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Publication numberUS4146889 A
Publication typeGrant
Application numberUS 05/219,227
Publication dateMar 27, 1979
Filing dateJan 20, 1972
Priority dateJan 20, 1972
Publication number05219227, 219227, US 4146889 A, US 4146889A, US-A-4146889, US4146889 A, US4146889A
InventorsLawrence E. Brennan, Irving S. Reed, Peter Swerling
Original AssigneeTechnology Service Corporation
Export CitationBiBTeX, EndNote, RefMan
External Links: USPTO, USPTO Assignment, Espacenet
Method and apparatus for sidelobe reduction in radar
US 4146889 A
Abstract
In a system for reducing sidelobes in adaptive receiving array antennas, an auxiliary signal is radiated through an omnidirectional antenna collocated with the phase center of an adaptive array antenna. The auxiliary signal is so transmited as to form a probe or pilot beam with a notch in the main-beam direction by transmitting through both the omnidirectional and the array antenna simultaneously. The relative phases of both antennas are controlled to obtain near-zero radiation in the main-beam direction. Adaptive control loops receive returns from the probe beam and adjust the weights of the receiving array antenna. The receiving array weights are used to form a low sidelobe antenna pattern for reception of the main radar signal, which is transmitted with a directional pattern. Either time or frequency separation may be used to distinguish the probe beam from the main beam.
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Claims(6)
What is claimed is:
1. A method for reducing sidelobes in an adaptive receiving array antenna of a pulsed radar system having a plurality of elements by
transmitting an auxiliary signal from an omnidirectional antenna and at least some of said elements in a phase relationship selected to form a probe beam having a pattern with a notch in the main-lobe direction of a main beam from said array of elements,
receiving a set of return signals {vn } of said probe beam through all elements of said array,
adaptively optimizing a set of weighting factors {wn } for said set of probe-beam return signals {vn } to reduce clutter and other interference present in said set of probe-beam return signals,
receiving a set of return signals {vn '} of said main beam through all of said set of elements {n},
multiplying each signal vn ' of said set of return signals {vn '} by a corresponding weighting factor wn of said set of factors {wn } to form a set of products {wn vn '}, and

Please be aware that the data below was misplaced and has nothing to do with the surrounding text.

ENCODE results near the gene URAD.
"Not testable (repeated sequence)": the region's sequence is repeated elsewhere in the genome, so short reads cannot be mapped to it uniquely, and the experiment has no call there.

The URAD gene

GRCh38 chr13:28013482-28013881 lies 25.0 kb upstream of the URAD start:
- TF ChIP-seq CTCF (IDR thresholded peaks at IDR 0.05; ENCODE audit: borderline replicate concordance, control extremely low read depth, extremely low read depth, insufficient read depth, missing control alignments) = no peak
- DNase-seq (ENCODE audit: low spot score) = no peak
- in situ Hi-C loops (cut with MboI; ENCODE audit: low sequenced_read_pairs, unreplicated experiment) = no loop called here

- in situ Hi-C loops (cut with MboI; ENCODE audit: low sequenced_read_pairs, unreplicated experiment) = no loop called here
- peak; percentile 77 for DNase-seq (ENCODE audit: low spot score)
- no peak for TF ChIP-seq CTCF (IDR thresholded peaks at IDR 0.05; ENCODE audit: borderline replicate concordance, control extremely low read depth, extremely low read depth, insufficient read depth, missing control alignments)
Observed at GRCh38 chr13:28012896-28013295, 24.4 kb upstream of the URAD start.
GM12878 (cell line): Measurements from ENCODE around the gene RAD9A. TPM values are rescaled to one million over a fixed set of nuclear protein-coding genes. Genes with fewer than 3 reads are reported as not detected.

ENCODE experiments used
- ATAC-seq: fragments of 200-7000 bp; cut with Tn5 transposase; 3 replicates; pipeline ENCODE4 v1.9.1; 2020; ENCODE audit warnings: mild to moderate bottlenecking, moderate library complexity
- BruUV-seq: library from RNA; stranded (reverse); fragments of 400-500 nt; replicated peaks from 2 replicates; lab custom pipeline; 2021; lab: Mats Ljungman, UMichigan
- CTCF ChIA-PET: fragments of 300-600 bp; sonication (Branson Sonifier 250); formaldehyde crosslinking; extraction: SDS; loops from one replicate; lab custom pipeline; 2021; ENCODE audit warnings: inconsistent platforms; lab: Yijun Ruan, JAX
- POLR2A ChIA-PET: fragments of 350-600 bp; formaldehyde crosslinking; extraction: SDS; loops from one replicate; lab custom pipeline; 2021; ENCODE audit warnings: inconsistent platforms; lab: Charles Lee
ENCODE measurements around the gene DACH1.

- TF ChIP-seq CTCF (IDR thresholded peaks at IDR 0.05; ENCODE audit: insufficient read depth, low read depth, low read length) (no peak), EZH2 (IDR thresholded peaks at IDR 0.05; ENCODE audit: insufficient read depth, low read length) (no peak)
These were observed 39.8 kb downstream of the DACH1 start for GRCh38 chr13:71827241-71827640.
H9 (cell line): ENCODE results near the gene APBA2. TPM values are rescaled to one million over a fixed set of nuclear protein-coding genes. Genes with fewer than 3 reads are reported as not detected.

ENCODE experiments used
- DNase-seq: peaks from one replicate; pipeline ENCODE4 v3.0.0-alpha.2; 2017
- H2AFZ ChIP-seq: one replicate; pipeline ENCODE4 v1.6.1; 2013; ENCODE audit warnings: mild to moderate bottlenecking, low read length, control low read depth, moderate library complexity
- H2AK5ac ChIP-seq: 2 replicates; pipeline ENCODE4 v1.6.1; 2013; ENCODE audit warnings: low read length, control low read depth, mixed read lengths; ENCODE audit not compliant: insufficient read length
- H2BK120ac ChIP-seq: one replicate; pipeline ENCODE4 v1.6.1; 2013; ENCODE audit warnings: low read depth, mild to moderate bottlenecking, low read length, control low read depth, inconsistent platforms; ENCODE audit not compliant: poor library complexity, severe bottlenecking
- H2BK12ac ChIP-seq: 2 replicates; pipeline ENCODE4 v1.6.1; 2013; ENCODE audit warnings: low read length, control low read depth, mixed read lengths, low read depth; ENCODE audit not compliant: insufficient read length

summing said set of products to form an array output signal, thus synthesizing a receiving pattern for said main beam with sidelobes reduced.
2. A method as defined in claim 1 wherein return signals {vn } of said set of said probe beam are distinguished from said return signals {vn '} of said set of said main beam by transmitting pulses of said probe beam at a first frequency and pulses of said main beam at a second frequency, each pulse of said second frequency being transmitted at a separate time sufficiently close to a pulse of said first frequency to be regarded as being transmitted substantially simultaneously, and separating the sets of return signals {vn } and {vn '} according to frequency.
3. A method as defined in claim 1 wherein return signals of said set {vn } of said probe beam are distinguished from said return signals {vn '} of said set of said main beam by transmitting at least one pulse of said probe-beam signal at a time sufficiently separated from pulses of said main-beam signal to allow said set of weighting factors {wn } to be produced and stored before receiving pulses of said main-beam signal while said array antenna is being steered in a given direction.
4. A method as defined in claim 1 wherein each of said set of weighting factors {wn } is produced by
forming the complex conjugate vn * of said probe-beam return signals vn from a given element n,
multiplying said complex conjugate vn * by an adaptive array output E for said probe beam to form a product zn, where said output is produced according to the function ##EQU2## low-pass filtering said product zn, thereby providing a signal un, and
subtracting said signal un from a steering signal sn * to obtain said weighting factor wn, where said steering signal is one of a set of steering signals {sn *} for an array steering vector.
5. In an adaptive receiving array antenna of a pulsed radar, said antenna having a plurality of elements, apparatus for reducing receiving pattern sidelobes comprised of
means for transmitting an auxiliary signal from an omnidirectional antenna and at least some of said elements in a pattern with a notch in the main-lobe direction of said main beam,
means connected to receive a set of return signals {vn } of said probe beam through all elements of said array for adaptively optimizing a set of weighting factor signals {wn } for said set of probe-beam return signals {vn } to reduce clutter and other interference present in said set of probe-beam return signals,
means connected to receive a set of return signals {vn '} of said main beam through all of said set of elements, and to receive said set of weighting factors {wn } for multiplying each signal vn ' of said set of return signals {vn '} by a corresponding weighting factor wn to form a set of product signals {wn vn '}, and